The research investigating the development of the neuronal system in Drosophila can apply to neural systems of higher animals, such as the proneural genes atonal and amos. Homologues genes have been identified in higher animals and their functions drive the formation of neural circuits with mechanisms similar to those in driving pathway. Drosophila has a simple structure. Experimentation using Drosophila is easy and the experimental results can be extended. For example, the comparisons among different artificial neural cells driven by different proneural genes has been examined in Drosophila, and similar mechanisms are believed to occur in higher animals.
According to another view, the present invention, the present invention is not limited to Drosophila or its embryo and can also apply to other model systems, such as those applied for fish and mouse, under the spirit and scope of the present invention and the model system can be modified for experimental requirements.
For each item mentioned above, the advantages include: (A) a confocal imaging procedure that can maximize excitation efficiency without damaging living tissues; (B) a possibility to reconstruct the hard wiring within the entire brain. Although many techniques, such as dye-fills with electrodes and viral anterograde and retrograde labeling, have been developed for tracing single neurons in the brain, none are transgenic and facilitate tracing for genetically and visually identifiable neurons. Targeted two-photon irradiation and rapid intracellular diffusion of phtoactivatable PA-GFP has facilitated labeling of selected neurons in the brain and all fibers innervating any selected region of interest. Using the fly brain as a model system, the present invention may be extended to reconstruct the first complete brain neural network in any animals.
The major applications of the present invention are as follows. (1) The neural networks mapped out have anatomical significance for teaching neuroscience, and can be exercised by students. (2) The present invention provides a reliable platform for neural researchers investigating anatomy. Such a platform can be used to track the distribution, origin and target of any neuron with PA-GFP to construct detailed signal transmission pathways in the whole brain. (3) The image of neural networks can be used to evaluate drug efficacy by combining the invention with pharmacological examination protocols. The pharmaceutical industry may benefit from the knowledge of how a specific cellular morphology with specific genes is altered, damaged or repaired under medicinal treatments. At present, no methods exist that combine tracing of specific cellular structures with transgenic technologies to provide these applications. Therefore, it is reasonable to estimate that the value of these applications exceeds hundreds of millions of dollars in view of neurophamacological studies of the brain.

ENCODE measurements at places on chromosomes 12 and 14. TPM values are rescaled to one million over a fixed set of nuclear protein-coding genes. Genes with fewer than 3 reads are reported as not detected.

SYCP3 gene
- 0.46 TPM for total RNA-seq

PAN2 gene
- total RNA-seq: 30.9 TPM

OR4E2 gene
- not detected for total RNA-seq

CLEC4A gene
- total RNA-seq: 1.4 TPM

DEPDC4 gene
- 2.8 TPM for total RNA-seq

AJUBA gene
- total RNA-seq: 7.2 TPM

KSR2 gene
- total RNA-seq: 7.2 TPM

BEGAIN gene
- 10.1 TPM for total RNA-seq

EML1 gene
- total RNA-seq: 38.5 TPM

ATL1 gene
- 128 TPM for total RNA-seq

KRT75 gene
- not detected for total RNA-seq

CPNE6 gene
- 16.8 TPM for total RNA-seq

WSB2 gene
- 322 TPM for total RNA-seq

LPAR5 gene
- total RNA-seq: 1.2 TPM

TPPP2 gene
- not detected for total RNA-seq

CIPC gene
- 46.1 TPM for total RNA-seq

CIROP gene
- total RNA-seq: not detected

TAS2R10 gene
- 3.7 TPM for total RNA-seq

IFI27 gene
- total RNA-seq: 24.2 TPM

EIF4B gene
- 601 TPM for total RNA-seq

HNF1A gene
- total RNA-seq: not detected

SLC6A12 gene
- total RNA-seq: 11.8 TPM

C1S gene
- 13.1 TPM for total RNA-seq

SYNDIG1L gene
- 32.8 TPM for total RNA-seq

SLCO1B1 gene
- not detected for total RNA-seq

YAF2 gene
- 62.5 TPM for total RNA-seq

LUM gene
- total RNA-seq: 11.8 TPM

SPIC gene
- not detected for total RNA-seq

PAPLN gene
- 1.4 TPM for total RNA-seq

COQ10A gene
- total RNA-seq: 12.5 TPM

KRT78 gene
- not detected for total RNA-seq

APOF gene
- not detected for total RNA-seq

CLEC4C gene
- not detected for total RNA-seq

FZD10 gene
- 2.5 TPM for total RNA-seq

As will be understood by persons skilled in the art, the foregoing preferred embodiment of the present invention illustrates the present invention rather than limiting the present invention. Having described the invention in connection with a preferred embodiment, modifications will be suggested to those skilled in the art. Thus, the invention is not to be limited to this embodiment, but rather the invention is intended to cover various modifications and similar arrangements included within the spirit and scope of the appended claims, the scope of which should be accorded the broadest interpretation, thereby encompassing all such modifications and similar structures. While the preferred embodiment of the invention has been illustrated and described, it will be appreciated that various changes can be made without departing from the spirit and scope of the invention.
2115DNAArtificial SequenceDescription of Artificial Sequence Synthetic oligonucleotide primer 1atggtgagca agggc 15215DNAArtificial SequenceDescription of Artificial Sequence Synthetic oligonucleotide primer 2ttacttgtac agctc 15
Patent applications by Ann-Shyn Chiang, Hsin Chu TW
Patent applications by Tsai-Feng Fu, Wufeng Shiang TW
Patent applications by NATIONAL TSING HUA UNIVERSITY
Patent applications in class Transgenic nonhuman animal (e.g., mollusks, etc.)
Patent applications in all subclasses Transgenic nonhuman animal (e.g., mollusks, etc.)